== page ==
Beverly Joyce, 70, of Bloomfield kisses her Mega Millions lottery ticket for luck as they are being snapped up Thursday afternoon at Bella's News in Bloomfield as the winning amount reaches $540 million.
By Dan Majors Pittsburgh Post-Gazette
Susan Wagner of Friendship had never bought a Mega Millions ticket before. But tonight's record $540 million jackpot proved to be too tantalizing.
"I saw it on the news, and I thought, 'I have to play. I have to take a chance.' Why not?" she said after purchasing her single ticket Thursday at Tobacco Outlet on Liberty Avenue in Bloomfield.
She is not alone. Lottery dealers throughout Pennsylvania -- and in 41 other states -- have seen ticket sales skyrocket and anticipate long lines today as people become players with hopes of striking it rich.
"It's going to sound corny, but I could do a whole lot of good with that money," said Ms. Wagner, a sculptor who dreams of owning her own foundry. "My family, friends. But I'm not lucky. I went to the casino and lost $6, and I'm done. I'm not a gambler. I work hard for that money."
Because it was her first time purchasing a Mega Millions ticket, Ms. Wagner had to have the rules -- five numbers between 1 and 56, with a Megaball between 1 and 46 -- explained to her.
While it might sound simple enough, the odds of winning the jackpot are against you -- to the tune of 1-in-175,711,536.
The fact is, there hasn't been a Mega Millions jackpot-winning ticket sold in Pennsylvania since the state joined the game in January 2010. That's 786 days -- two years and two months -- without a big winner.
Contrast that with the Powerball, which produced a state jackpot winner within 77 days of Pennsylvania joining in September 2002.
Part of the reason for the disparity could be in the popularity of the two games.
Amy Ford, who sells tickets at Tobacco Beer Outlet on McKnight Road in Ross, said she noticed a dramatic drop in the number of Powerball players when the cost of a ticket doubled to $2 in January.
"I think a lot of people thought they were getting ripped off," she said. "Mega Millions hasn't been real popular before, but now that it's up there, it's selling a lot. Things change."
Stephen Boyan, manager of Tobacco Outlet in Bloomfield, said most of his customers are regulars, who tend to stick with the same games -- and even the same lucky numbers -- every time they stop in. Mega Millions hadn't really caught on, he said, until this week, when his lottery sales jumped almost 50 percent.
"Monday was really busy for Tuesday's drawing. And then nobody hit," he said. "And I'm sure it'll probably be bigger [today]. It really wasn't played as much until it got big."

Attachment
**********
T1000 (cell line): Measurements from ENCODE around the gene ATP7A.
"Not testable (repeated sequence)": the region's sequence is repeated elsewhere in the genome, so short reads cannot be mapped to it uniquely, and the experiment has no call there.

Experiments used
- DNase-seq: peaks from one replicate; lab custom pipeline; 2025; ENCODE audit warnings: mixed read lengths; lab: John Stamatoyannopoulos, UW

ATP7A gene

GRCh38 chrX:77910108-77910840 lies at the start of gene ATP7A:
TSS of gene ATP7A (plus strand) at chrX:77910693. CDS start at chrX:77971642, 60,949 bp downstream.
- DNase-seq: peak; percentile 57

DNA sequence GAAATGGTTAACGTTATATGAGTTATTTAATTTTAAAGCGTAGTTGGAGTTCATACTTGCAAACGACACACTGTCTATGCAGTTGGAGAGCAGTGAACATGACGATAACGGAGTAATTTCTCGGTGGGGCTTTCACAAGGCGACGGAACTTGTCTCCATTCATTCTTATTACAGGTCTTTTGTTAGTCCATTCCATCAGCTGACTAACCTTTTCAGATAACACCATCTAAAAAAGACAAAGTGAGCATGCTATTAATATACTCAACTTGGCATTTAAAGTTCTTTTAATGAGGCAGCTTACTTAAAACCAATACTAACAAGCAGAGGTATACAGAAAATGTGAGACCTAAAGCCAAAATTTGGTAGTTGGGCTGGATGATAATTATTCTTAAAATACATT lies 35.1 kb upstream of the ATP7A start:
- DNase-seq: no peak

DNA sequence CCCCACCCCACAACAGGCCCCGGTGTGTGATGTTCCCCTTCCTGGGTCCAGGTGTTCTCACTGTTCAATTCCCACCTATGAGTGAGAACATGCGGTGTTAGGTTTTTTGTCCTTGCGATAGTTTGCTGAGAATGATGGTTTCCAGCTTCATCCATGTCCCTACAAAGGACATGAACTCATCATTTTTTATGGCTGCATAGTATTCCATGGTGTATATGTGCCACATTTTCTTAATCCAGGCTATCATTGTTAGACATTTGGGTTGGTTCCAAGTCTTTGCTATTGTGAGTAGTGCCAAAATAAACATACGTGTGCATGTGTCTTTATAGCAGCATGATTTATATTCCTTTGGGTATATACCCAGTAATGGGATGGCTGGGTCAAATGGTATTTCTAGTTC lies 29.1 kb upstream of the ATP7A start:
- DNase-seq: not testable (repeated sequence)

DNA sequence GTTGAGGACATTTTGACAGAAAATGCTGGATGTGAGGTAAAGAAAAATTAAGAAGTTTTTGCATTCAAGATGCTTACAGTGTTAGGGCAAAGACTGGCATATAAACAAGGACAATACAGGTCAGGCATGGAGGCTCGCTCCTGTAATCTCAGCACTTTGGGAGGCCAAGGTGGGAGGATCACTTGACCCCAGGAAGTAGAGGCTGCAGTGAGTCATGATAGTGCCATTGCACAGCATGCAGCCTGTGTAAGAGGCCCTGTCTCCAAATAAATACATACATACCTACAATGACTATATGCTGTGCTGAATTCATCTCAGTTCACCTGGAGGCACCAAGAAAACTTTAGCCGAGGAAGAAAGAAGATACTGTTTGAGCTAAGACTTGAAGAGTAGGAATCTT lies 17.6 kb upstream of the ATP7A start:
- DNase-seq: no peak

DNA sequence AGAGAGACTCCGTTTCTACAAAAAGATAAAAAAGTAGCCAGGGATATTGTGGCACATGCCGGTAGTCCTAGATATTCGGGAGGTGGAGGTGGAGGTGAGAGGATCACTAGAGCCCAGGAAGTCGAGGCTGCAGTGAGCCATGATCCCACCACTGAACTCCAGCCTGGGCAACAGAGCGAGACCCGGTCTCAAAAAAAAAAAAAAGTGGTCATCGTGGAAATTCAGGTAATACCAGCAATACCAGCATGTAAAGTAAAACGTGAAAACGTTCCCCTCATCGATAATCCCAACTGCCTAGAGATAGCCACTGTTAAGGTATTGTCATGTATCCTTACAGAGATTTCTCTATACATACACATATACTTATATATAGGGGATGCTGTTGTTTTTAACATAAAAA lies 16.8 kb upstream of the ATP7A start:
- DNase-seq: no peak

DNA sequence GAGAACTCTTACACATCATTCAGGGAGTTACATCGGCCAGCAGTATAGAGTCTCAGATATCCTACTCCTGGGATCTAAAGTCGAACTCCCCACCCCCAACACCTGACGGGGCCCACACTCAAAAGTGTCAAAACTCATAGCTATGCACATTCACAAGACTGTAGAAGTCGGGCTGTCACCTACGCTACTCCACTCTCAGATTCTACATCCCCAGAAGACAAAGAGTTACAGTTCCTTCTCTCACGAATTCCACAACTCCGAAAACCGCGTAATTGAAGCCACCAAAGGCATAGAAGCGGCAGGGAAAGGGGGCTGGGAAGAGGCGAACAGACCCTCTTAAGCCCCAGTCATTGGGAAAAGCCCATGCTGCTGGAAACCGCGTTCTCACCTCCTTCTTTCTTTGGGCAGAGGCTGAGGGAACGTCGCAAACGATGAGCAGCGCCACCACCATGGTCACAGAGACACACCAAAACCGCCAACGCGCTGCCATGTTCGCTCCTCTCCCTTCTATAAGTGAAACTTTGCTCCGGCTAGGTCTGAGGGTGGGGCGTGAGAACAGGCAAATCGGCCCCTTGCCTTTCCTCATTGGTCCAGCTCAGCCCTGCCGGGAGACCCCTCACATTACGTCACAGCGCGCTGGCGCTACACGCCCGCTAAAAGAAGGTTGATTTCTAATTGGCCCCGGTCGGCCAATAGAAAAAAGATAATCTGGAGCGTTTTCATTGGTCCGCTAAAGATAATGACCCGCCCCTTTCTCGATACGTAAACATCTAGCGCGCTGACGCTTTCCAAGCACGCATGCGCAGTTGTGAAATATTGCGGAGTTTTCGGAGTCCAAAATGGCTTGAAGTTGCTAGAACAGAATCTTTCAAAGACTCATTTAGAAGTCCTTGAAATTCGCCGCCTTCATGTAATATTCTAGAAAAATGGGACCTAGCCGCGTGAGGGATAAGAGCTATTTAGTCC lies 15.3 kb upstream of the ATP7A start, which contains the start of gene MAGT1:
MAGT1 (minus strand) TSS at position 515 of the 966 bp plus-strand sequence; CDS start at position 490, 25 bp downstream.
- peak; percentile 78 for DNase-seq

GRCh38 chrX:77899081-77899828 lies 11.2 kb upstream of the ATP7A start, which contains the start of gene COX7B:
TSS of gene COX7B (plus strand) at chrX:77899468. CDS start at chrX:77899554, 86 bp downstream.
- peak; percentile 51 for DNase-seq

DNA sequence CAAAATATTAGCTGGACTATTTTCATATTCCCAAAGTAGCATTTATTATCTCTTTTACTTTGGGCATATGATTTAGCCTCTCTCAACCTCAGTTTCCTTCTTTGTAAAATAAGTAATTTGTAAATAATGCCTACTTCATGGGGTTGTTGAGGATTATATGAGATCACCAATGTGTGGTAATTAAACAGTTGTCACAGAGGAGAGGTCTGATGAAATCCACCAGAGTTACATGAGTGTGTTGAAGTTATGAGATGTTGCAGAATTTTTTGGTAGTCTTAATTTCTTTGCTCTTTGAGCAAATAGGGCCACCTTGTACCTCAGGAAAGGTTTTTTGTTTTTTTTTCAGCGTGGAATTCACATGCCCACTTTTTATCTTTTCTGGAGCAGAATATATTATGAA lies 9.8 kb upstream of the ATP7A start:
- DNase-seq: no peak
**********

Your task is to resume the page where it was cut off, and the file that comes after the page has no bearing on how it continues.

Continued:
Mr. Boyan's customers usually bought just a ticket or two, sometimes five. But then there's the man who purchases $200 in one lump, a block of tickets for a collection of office-workers pooling their money in hopes of increasing their chances.
A group of people involved in a local baseball league bought $800 in tickets, he said.
As always, lottery officials caution against buying too many tickets, even if proceeds do benefit the state's senior residents.
"It's fun to think about what you would do if you win," said Allison Roberts, a spokeswoman at state lottery headquarters near Harrisburg. "But we want to make sure all of our players are playing within their means."
Ms. Roberts said that not having had a jackpot winner doesn't mean Pennsylvania has been a loser in the game.
"Since we joined, Mega Millions has generated $260 million in sales and $80 million for seniors," she said. "And so far this year, there have been 11 tickets sold that won the $250,000 second-tier prize, which means they had the first five numbers but not the Megaball."
A Pennsylvania player also won $1 million by having the first five numbers and the Megaplier, a multiplier that costs an extra dollar.
Ms. Ford said selling the tickets can be tiring because when the lines are long there's no break. But most of the buyers are friendly enough.
"Customers always tell me that if they win, they'll split it with me," she said. "But I know that if they win, I'll never see them again."
More Mega Millions facts: The annuity is $540 million (26 payments over 25 years), while the cash option is a mere $389.8 million. The state keeps 25 percent for federal withholding, but there are no state or local taxes on lottery winnings. Sales stop at 9:59 p.m.; the drawing is at 11.